Once again I can't help but look at Wells Fargo (NYSE:WFC) in the context of a compare-and-contrast with U.S. Bancorp (NYSE:USB). Maybe that's because I've banked with both and they so often report earnings on the same day. When it's all said and done, I come away thinking that both are fine banks, but for different reasons: U.S. Bancorp is a dependable and hard-working mule that seldom disappoints (or excites), while Wells Fargo is a bit more of a racehorse with some elements of risk and pizzazz still in the mix.

Wells Fargo's results for this quarter also feed into that comparison. Revenue growth was 12% (higher than U.S. Bancorp's) and net income growth was 9% (also higher), but EPS growth was an identical 10%. And where U.S. Bancorp ratcheted up its already impressive return on assets, return on equity, and efficiency ratios, Wells Fargo didn't.

While total average earning assets grew 13% (with average loan growth of 2%), the net interest margin shrank a bit. Nevertheless, net interest income growth of 12% (after loan loss provisions) and a net interest margin of more than 4.7% are both exceptional in this rate environment. What's more, non-interest income was no slouch either, as it grew 14%.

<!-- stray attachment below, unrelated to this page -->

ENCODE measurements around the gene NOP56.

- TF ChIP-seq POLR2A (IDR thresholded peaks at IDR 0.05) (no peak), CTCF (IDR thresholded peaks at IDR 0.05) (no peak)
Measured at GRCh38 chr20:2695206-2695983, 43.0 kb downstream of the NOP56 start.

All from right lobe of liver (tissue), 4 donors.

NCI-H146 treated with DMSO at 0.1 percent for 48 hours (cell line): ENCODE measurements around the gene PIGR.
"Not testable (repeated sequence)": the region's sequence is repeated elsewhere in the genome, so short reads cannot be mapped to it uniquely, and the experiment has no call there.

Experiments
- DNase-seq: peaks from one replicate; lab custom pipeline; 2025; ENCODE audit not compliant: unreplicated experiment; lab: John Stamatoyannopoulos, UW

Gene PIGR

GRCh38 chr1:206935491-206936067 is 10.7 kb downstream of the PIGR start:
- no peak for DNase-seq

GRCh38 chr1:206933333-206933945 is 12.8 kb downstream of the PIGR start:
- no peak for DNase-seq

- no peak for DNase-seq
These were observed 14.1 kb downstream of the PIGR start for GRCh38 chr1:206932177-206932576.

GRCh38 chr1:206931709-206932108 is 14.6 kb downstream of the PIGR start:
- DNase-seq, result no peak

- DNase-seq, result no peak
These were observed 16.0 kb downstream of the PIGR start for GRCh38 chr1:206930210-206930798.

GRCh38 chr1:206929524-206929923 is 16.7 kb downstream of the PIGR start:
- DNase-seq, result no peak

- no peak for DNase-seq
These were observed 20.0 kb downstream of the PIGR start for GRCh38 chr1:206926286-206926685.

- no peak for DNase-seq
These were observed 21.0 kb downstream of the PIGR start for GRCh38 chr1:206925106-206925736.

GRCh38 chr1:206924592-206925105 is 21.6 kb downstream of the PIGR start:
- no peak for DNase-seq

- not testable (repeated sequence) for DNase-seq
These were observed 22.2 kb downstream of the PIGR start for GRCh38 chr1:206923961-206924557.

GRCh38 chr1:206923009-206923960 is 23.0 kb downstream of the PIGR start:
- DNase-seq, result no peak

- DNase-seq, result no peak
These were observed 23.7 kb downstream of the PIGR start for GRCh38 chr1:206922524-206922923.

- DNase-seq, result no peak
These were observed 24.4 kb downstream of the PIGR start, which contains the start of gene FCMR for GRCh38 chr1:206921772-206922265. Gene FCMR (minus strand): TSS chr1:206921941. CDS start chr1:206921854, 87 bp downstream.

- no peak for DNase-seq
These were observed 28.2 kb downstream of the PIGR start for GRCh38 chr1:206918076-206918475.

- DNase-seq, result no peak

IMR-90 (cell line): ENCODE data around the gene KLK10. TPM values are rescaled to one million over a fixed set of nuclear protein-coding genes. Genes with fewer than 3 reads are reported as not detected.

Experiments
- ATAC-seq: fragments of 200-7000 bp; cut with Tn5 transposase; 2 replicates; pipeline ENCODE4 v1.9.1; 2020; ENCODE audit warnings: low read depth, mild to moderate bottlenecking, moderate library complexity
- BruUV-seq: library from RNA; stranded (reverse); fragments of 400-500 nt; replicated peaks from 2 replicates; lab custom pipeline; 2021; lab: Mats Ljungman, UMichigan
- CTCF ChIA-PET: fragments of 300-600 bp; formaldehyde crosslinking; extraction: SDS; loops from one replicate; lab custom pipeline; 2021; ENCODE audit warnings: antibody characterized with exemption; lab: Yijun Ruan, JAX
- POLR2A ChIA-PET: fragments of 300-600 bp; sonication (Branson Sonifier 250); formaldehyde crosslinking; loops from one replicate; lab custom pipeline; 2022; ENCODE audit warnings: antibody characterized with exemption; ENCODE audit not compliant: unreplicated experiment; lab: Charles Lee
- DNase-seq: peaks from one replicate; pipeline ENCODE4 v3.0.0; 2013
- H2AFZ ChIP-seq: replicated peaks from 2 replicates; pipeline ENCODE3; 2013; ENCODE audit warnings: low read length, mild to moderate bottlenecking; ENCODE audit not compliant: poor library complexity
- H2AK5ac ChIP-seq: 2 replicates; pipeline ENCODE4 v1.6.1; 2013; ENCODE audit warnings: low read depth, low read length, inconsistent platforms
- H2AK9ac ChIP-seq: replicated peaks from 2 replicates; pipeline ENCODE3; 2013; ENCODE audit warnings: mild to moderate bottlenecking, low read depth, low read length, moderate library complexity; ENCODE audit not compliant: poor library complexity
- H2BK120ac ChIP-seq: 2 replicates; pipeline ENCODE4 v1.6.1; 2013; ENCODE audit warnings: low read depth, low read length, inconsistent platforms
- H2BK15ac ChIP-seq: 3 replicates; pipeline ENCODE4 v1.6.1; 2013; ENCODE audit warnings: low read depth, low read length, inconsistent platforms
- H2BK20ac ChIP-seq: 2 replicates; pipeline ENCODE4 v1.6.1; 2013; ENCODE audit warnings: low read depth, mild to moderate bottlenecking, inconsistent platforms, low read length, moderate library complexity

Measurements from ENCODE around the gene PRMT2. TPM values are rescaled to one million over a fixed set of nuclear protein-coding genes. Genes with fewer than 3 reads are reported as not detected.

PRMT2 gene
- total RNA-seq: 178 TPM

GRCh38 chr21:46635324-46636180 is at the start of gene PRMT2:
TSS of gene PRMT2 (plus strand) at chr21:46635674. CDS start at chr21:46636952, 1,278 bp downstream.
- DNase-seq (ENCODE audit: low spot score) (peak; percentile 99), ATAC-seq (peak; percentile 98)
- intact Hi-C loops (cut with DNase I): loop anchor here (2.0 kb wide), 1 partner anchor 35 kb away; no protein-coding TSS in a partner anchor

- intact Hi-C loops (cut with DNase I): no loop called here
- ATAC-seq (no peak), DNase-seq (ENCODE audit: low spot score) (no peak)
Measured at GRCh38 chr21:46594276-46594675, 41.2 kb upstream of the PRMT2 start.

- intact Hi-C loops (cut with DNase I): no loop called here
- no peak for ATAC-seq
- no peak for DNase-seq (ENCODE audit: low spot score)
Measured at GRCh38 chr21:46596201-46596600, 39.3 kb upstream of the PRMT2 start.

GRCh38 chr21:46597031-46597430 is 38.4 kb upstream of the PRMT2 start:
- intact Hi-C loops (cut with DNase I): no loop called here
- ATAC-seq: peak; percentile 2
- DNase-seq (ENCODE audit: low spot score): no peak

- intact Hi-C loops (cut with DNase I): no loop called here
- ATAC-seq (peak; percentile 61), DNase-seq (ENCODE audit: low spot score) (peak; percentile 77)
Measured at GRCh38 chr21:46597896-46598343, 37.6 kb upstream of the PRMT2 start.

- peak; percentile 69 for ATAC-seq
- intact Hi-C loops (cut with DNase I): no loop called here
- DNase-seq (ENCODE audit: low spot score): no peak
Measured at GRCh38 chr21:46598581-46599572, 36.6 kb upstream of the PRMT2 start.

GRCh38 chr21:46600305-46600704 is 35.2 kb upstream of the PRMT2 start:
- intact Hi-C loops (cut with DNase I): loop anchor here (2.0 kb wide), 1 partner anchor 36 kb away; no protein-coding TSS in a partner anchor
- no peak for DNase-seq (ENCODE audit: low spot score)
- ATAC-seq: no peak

Like U.S. Bancorp, I think Wells Fargo suffers a bit from some unfair characterizations. Yes, it's a large mortgage lender (the second-largest servicer behind Countrywide (NYSE:CFC)), but most of its lending is high-quality. What's more, I have a hard time believing that the government and the Great and Powerful Oz (that is, the Federal Reserve chairman) are really going to let large-scale mortgage defaults and foreclosures happen. Further, it has an underappreciated ace in the hole with the asset management business. Sure, it's not as big as Fidelity or T. Rowe Price (NASDAQ:TROW), but it's still one of the 20 largest mutual fund operators in the country.

I think Wells Fargo has the power to grow a little faster than its peers in the coming years, whether it engages in aggressive acquisitions (as some folks fear) or not. And when it comes to companies of this scale, "a little" can add up to a lot over time. I personally prefer other banks today (including some overseas) but I do think that anybody considering ideas like Wachovia (NYSE:WB) or Washington Mutual (NYSE:WM) should at least take a look at Wells Fargo in their due diligence.

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Fool contributor Stephen Simpson has no financial interest in any stocks mentioned (that means he's neither long nor short the shares).